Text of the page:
Friday, April 24, 2009
What is Perfection?
"Give me the best piece of meat you have," said the customer.
"Everything in my shop is the best," replied the butcher. "You cannot find here any piece of meat that is not the best."
At these words Banzan became enlightened.
Life is iterations within interations. Life strives to be the best it can be, to do the best it can. Every lifeform is the best of its kind now. Whether it be a bacterium, plant, animal, or perhaps even a species or quasi-species in the case of viruses, that lifeform is the result of an unbroken lineage of survivors extending back to the formation of this planet and the origin of Life 3.5-4 billion planetary orbits ago. The hawk you see hunting on the fly is striving to be the best hawk it can be so that it can pass its genes on to the next generation. At some time in the distant past, it was a small carnivorous theropod (dinosaur) running around trying to eke out an existence on foot. It developed wings to help it escape predators and catch prey it couldn't outrun without the added thrust of its flapping wings. Eventually, the wings became powerful enough for flight and this dinosaur raptor became what we call a bird raptor. So, today's hawk is striving to create tomorrow's better hawk just as its parents strove to create and teach it to be a better hawk. So it is with all higher lifeforms. This means that perfection is not an ideal, but an inherent property of Life due to evolution and natural selection. It's built into the DNA of every living thing.
As biological perfection is passed on by genetics, instinct, teaching, and play, humans have added another psychological layer to perfection. One can find it in oral and written teachings as well as art. Perfect knowledge is known as wisdom or science. Perfect creations border on art, aesthetically pleasing just for existing, be it a painting, sketch, building, tool, airplane, mathematical equation, or software program. Perfection is the undercurrent of human existence. The Buddhist monk strives for nirvana. The scientist and the monk both strive to perfect his or her knowledge of what reality actually is though the means are different. The perfect general strives to win the war or battle with the fewest casualities on both sides. The perfect diplomat achieves the aims of state through negotiation with the best terms. The perfect ruler wishes to create the most stable and prosperous society with the minimum of struggle and strife, and so on and so forth.
So, some people strive for knowledge and wisdom. Others strive to have families. Yet, others strive for political power and control over others. These are the three forms of immortality - spiritual, genetic, and cultural. Some achieve two of the three, though achieving conscious spiritual immortality seems the most rare. The funny thing is that it may actually be the most common. People crave sex, money, power, and fame. Money, power, and fame are aspects of historical immortality. Sex is genetic immortality because it leads to children. Sex is a physical need, the rest are psychological desires. Whether or not we truly are a conscious immortal entity which lives through these living forms we call bodies, we are already wealthy when we recognize that we are alive now and that birth and death have little meaning. Other than leaving a genetic legacy so that better people than ourselves succeed us, each of us must recognize that we are perfect as we are this instant. Fame and fortune, any historical immortality, will disappear when the individual or civilization dies. Our children's children's children will forget us. The only immortality left is the spiritual, the recognition that every thing and every one, the world, is perfect in this time and place. We have a duty to take care of the natural world, because we are an inherent part of that world. We plunder it at our own peril. The living world around us is our treasure as we ourselves are our own treasure. From The Gospel of Thomas:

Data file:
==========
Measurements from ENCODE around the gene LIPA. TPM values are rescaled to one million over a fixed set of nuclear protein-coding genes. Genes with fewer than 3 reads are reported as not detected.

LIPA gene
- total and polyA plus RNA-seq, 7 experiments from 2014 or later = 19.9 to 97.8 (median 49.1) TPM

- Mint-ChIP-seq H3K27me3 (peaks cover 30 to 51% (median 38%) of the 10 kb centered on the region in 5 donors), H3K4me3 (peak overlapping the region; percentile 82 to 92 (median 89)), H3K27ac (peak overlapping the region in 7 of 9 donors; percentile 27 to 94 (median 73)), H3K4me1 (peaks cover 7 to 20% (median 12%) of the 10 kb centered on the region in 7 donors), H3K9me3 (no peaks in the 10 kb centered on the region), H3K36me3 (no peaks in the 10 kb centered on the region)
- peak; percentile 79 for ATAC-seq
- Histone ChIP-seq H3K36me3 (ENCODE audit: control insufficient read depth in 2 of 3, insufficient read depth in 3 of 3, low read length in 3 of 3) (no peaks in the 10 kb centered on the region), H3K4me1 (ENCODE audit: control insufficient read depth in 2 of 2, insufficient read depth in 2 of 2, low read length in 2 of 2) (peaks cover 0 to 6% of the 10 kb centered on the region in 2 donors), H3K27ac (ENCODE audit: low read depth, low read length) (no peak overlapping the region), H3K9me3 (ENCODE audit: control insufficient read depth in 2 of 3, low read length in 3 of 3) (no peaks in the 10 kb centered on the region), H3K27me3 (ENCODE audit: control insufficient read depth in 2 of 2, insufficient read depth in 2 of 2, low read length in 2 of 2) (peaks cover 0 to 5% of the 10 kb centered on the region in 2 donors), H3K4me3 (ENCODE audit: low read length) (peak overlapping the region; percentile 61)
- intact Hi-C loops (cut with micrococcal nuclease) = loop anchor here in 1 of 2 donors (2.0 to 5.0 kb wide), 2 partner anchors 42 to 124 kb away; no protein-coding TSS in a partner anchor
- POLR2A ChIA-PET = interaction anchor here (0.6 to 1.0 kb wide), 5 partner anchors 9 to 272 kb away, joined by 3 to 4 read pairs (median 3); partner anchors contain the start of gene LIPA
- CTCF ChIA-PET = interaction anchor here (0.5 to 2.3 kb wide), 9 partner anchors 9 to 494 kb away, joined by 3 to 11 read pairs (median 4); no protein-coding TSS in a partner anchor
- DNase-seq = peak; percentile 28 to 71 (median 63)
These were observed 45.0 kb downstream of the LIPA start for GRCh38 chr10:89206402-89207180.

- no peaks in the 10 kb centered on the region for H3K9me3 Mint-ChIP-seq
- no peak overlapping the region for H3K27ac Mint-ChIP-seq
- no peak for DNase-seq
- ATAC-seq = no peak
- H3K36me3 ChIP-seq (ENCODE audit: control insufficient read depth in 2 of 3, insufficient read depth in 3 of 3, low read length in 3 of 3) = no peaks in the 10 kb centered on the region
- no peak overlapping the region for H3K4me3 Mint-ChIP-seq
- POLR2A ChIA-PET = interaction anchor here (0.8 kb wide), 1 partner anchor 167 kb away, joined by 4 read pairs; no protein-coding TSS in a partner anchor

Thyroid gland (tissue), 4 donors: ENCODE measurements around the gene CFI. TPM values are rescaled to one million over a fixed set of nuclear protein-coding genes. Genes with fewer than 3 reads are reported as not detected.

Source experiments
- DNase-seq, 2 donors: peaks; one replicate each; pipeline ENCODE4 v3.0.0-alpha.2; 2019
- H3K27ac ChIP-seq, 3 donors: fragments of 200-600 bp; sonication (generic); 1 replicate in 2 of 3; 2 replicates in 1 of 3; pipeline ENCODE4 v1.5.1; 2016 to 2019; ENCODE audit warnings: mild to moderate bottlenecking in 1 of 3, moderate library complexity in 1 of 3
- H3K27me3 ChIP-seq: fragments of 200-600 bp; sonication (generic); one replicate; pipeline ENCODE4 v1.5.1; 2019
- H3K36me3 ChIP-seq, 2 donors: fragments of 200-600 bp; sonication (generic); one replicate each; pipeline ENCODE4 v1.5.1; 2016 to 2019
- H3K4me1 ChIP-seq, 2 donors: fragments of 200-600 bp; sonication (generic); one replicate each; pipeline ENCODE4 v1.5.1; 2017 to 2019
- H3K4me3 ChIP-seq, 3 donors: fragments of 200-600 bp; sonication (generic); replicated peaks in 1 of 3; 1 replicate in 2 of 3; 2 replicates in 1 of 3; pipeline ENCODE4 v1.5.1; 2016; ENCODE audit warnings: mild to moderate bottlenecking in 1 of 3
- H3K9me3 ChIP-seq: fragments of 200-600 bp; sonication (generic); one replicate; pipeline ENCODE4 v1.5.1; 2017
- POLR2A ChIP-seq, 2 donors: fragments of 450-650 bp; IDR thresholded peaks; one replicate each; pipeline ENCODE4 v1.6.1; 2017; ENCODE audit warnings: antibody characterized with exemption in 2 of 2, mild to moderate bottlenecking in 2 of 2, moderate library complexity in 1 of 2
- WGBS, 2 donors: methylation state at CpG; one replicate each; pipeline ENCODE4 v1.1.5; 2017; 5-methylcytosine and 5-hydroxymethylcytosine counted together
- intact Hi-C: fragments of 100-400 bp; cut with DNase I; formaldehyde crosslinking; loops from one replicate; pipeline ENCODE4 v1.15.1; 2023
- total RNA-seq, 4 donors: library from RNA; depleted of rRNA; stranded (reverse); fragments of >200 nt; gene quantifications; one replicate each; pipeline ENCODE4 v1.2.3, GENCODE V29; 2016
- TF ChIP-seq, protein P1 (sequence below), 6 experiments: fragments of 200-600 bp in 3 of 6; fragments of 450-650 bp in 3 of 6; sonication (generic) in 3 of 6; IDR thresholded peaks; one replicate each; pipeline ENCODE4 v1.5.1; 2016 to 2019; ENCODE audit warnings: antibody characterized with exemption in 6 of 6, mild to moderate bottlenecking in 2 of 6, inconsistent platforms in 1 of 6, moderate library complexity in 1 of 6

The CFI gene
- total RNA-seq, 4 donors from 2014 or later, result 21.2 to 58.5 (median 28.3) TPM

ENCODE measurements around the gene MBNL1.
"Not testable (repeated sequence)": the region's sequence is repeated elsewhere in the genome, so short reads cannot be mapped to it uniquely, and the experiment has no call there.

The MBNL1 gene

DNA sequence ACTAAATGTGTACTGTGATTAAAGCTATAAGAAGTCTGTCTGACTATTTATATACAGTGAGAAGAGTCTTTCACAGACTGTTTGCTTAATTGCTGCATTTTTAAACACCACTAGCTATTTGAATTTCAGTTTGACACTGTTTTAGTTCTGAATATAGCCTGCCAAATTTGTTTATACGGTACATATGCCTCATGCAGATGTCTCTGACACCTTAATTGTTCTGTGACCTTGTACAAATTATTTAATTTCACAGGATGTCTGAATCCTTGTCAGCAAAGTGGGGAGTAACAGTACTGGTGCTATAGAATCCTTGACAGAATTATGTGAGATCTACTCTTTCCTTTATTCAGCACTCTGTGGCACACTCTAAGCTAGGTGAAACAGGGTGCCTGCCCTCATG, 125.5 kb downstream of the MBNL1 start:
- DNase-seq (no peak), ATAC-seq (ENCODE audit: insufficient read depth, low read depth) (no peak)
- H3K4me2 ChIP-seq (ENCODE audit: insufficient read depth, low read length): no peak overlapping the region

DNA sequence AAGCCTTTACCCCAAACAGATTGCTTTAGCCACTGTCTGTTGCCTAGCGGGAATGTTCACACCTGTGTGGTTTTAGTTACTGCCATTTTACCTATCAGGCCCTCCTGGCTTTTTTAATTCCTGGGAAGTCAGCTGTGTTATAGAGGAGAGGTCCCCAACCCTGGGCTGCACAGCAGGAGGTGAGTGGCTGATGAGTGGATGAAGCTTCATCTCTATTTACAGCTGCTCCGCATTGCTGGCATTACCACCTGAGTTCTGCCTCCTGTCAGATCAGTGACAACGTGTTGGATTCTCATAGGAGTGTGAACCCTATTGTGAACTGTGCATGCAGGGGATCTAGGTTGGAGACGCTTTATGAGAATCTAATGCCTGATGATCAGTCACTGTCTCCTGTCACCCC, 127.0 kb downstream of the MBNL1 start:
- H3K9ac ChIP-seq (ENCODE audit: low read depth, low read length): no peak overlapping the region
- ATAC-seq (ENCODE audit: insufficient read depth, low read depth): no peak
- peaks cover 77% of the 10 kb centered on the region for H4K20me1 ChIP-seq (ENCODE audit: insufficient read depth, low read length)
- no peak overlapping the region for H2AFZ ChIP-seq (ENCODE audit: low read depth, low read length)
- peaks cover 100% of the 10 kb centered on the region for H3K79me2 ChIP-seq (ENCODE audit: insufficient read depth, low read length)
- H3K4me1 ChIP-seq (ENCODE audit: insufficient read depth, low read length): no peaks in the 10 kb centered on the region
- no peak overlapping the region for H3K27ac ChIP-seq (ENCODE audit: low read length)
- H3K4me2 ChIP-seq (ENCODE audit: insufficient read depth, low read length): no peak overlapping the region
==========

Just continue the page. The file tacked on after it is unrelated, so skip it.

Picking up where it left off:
3 Jesus said, "If your leaders say to you, 'Look, the (Father's) kingdom is in the sky,' then the birds of the sky will precede you. If they say to you, 'It is in the sea,' then the fish will precede you. Rather, the kingdom is within you and it is outside you.
When you know yourselves, then you will be known, and you will understand that you are children of the living Father. But if you do not know yourselves, then you live in poverty, and you are the poverty."
Yes, but where does the ideal of perfection come from? Is the desire to be better or perfect an inherent property of Life, or is it just a psychological property of the human mind? I am guessing that bettering oneself and hence, attempting to find perfect solutions might be evolutionarily driven and thus an inherent property of all living things.
Nothing/noone is perfect. All have faults under some conditions and at some levels.
Even a perfectly symmetrical snowflake melts thus losing its symmetry.
Yes, but a snowflake may be perfect until it does melt (or is that an illusion of time since at one point it was just water vapor, then snowflake, then liquid -- something appeared from nothing). The same might be said for any animal until it ages past its prime. And there is still the striving or struggle of life to succeed regardless.
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